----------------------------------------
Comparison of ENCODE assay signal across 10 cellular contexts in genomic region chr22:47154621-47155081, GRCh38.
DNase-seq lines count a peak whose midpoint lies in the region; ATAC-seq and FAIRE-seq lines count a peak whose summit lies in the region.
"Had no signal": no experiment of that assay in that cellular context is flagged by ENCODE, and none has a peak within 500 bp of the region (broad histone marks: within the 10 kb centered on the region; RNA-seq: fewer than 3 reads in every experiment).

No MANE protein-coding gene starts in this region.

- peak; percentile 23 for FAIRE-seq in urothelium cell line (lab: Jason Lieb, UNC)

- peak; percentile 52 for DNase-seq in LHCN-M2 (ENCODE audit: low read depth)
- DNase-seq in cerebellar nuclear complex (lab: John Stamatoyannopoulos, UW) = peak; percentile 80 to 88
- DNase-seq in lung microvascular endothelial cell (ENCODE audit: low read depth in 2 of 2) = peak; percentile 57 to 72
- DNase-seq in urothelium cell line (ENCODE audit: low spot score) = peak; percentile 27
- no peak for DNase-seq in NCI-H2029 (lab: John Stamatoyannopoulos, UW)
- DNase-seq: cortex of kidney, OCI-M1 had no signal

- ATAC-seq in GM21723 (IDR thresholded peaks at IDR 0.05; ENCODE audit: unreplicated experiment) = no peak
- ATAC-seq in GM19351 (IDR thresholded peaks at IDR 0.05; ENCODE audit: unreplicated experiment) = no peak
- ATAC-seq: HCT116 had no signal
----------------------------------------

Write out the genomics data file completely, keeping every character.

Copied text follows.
Comparison of ENCODE assay signal across 10 cellular contexts in genomic region chr22:47154621-47155081, GRCh38.
DNase-seq lines count a peak whose midpoint lies in the region; ATAC-seq and FAIRE-seq lines count a peak whose summit lies in the region.
"Had no signal": no experiment of that assay in that cellular context is flagged by ENCODE, and none has a peak within 500 bp of the region (broad histone marks: within the 10 kb centered on the region; RNA-seq: fewer than 3 reads in every experiment).

No MANE protein-coding gene starts in this region.

- peak; percentile 23 for FAIRE-seq in urothelium cell line (lab: Jason Lieb, UNC)

- peak; percentile 52 for DNase-seq in LHCN-M2 (ENCODE audit: low read depth)
- DNase-seq in cerebellar nuclear complex (lab: John Stamatoyannopoulos, UW) = peak; percentile 80 to 88
- DNase-seq in lung microvascular endothelial cell (ENCODE audit: low read depth in 2 of 2) = peak; percentile 57 to 72
- DNase-seq in urothelium cell line (ENCODE audit: low spot score) = peak; percentile 27
- no peak for DNase-seq in NCI-H2029 (lab: John Stamatoyannopoulos, UW)
- DNase-seq: cortex of kidney, OCI-M1 had no signal

- ATAC-seq in GM21723 (IDR thresholded peaks at IDR 0.05; ENCODE audit: unreplicated experiment) = no peak
- ATAC-seq in GM19351 (IDR thresholded peaks at IDR 0.05; ENCODE audit: unreplicated experiment) = no peak
- ATAC-seq: HCT116 had no signal